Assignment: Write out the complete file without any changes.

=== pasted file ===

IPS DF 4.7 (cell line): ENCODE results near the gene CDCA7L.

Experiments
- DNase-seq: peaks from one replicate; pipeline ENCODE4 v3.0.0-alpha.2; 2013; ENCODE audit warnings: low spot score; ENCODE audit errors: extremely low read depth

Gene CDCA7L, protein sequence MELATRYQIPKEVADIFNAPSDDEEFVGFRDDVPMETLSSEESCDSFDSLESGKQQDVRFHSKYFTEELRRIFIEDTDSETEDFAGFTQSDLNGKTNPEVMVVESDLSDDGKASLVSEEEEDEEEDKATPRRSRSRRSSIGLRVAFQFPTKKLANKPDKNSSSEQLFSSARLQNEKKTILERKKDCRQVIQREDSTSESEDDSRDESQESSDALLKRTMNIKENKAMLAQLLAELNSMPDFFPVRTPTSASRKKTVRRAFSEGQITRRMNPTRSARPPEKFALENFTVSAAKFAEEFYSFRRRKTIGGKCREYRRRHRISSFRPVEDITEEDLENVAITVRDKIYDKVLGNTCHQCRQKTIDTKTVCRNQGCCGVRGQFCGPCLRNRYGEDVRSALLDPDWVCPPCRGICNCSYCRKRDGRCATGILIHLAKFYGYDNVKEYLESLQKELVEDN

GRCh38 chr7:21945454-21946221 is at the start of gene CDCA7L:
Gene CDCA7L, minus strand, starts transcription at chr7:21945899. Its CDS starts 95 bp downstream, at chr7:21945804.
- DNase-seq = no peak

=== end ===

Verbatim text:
IPS DF 4.7 (cell line): ENCODE results near the gene CDCA7L.

Experiments
- DNase-seq: peaks from one replicate; pipeline ENCODE4 v3.0.0-alpha.2; 2013; ENCODE audit warnings: low spot score; ENCODE audit errors: extremely low read depth

Gene CDCA7L, protein sequence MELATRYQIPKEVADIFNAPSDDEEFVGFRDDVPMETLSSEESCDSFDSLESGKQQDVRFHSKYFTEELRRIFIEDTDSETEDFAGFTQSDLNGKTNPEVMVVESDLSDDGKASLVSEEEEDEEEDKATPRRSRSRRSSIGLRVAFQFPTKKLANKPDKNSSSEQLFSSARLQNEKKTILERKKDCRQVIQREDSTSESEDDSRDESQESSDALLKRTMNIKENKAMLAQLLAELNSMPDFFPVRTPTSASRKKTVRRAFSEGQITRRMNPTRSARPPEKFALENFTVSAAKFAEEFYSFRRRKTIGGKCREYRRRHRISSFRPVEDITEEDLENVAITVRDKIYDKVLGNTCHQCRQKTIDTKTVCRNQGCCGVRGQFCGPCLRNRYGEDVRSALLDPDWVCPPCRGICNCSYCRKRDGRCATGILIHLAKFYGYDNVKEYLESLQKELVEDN

GRCh38 chr7:21945454-21946221 is at the start of gene CDCA7L:
Gene CDCA7L, minus strand, starts transcription at chr7:21945899. Its CDS starts 95 bp downstream, at chr7:21945804.
- DNase-seq = no peak